Summer savory is one of my favorite herbs to use in my cooking because it adds a serious punch to any dish, at the same time it is such a little known herb that finding plants is not easy.
Most large retailers will carry a small variety of well-known herbs, but summer savory is often left out of the mix making it necessary to grow your own through the season and winter in your home.
Even the most novice gardener should not have a problem growing and using this unique spice in their own home though, because it is a super easy plant to cultivate and care for.
Here are a few tips that I have learned to grow a successful crop of summer savory every year and how to use it in your own kitchen.
I have tried to grow summer savory at all times of the year, both indoors and out, and in that time I have found that the plants I start mid to late winter, indoors, do best.
All you need is a small pot, some potting soil and seeds of the herb to get started.
Make sure that the pot you choose has holes in the bottom for water to drain out, and keep the soil well watered till the seeds begin germinating.
Once you have seedlings you should water every day, being sure not to over water and watch that the soil is never waterlogged or else the seedlings will rot and die.
Caring for Your Plant
Even though I warn about over watering, I have never had a summer savory plant die.
As soon as your plant is established it is a good idea to harden it right away if you plan on moving it outdoors as soon as summer arrives. In the beginning a couple hours is enough, increasing the length of time as the weather warms up.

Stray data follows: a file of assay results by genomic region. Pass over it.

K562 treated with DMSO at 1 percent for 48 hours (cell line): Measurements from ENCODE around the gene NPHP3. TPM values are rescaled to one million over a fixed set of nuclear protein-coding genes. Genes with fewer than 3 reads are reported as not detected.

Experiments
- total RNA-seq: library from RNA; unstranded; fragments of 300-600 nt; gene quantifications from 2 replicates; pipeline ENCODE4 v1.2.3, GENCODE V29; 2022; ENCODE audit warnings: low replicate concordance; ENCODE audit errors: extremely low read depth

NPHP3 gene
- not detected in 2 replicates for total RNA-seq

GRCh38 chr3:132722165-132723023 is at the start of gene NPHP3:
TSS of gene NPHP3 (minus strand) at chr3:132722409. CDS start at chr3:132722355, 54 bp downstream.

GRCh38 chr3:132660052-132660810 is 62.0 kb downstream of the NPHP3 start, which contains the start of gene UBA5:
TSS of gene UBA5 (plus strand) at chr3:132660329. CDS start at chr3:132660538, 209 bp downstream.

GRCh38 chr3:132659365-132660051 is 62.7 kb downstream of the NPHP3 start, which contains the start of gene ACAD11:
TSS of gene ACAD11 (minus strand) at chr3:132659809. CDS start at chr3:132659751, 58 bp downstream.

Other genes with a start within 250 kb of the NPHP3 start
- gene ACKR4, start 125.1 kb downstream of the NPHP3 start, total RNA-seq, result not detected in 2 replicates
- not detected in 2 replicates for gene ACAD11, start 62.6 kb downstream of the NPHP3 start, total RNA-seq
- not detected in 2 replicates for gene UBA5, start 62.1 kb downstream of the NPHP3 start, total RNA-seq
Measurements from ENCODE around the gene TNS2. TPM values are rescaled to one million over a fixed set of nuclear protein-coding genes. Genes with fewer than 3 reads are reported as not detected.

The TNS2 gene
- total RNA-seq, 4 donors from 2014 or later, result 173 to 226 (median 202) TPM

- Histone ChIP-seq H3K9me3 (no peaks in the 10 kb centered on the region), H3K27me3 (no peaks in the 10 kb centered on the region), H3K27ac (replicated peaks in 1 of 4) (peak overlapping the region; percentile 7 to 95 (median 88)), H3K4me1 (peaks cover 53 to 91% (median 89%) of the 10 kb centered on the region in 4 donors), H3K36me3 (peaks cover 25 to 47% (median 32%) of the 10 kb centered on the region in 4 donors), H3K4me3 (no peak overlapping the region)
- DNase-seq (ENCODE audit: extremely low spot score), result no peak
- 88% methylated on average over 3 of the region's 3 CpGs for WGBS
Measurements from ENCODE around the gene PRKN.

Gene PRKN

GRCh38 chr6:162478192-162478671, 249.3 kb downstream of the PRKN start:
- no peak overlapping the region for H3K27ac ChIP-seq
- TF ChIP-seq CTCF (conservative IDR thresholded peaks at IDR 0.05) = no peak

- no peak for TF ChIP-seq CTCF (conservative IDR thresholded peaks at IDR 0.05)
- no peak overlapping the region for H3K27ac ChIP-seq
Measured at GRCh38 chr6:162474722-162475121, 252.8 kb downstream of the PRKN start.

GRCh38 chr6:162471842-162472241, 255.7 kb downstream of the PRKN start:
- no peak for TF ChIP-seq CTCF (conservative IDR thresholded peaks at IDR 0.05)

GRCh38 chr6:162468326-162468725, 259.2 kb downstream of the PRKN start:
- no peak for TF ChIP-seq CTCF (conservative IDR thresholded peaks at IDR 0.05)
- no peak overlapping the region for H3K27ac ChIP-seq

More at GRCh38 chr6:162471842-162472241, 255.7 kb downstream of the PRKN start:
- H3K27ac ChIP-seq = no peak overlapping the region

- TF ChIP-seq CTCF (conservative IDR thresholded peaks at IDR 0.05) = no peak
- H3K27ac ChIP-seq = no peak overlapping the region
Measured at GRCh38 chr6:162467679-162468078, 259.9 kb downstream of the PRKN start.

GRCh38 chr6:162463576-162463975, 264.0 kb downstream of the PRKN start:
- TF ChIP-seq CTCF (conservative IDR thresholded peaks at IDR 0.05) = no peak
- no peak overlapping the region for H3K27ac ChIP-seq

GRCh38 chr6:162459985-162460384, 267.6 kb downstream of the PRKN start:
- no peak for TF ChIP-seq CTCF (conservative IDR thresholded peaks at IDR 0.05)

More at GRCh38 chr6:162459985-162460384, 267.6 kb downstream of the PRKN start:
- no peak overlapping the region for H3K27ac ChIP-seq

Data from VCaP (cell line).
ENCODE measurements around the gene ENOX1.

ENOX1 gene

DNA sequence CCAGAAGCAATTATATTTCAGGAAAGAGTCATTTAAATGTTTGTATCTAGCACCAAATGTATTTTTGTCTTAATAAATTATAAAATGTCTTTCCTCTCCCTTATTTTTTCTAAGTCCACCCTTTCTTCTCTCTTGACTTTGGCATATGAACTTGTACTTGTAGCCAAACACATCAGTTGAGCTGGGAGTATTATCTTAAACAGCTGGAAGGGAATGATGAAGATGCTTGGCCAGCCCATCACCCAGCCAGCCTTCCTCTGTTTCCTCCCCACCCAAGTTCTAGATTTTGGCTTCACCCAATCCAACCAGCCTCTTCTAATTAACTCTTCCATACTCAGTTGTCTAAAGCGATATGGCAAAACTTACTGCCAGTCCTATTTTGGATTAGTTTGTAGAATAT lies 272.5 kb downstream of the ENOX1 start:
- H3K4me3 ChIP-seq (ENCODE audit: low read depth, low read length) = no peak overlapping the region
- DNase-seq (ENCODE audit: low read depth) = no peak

Because I use it so much I usually keep a one growing indoors year round, in a very sunny location, and another in a pot or my herb garden.
Because summer savory is an annual. I like to let them grow without any pruning or trimming, aside from what I gather to use in my kitchen.
When the vegetation shows signs of dying in the fall, collect the seeds so that you have something to sow and add to your kitchen garden the following year.
I have also found that when left alone, the herb will reseed itself, but usually not where I want it to.
Harvesting and Using
As soon as you begin to get growth on your plant it is ready to harvest and use. I like to let the plant fill in enough so that I can harvest several leaves for cooking, but leave enough of the leaves so that my harvesting is not too noticeable and so it doesn’t hamper further growth.
Summer savory plants are best used right away, but I have stored them in the fridge for extended periods of time without them losing too much of their zesty flavor.
Harvest by snipping off the longest stems and then by pinching off all the leaves.
The leaves can be added to several meat and soup dishes, vegetables and salads. Because of the slightly sharp flavor it adds a lot to every dish that you use it in.
I especially love adding the leaves to summer soups, like gazpacho.
You can marinade, rub or grill meat with the herb as well, with poultry being exceptionally good at absorbing the flavor.
Savory can also be tossed into a salad or over vegetables to get a zesty, citrus flavor with every bite.
So tell use, have you ever used savory in your cuisine? Are there any growing tips you may want to share? Give us your tips and tricks for this underrated herb now.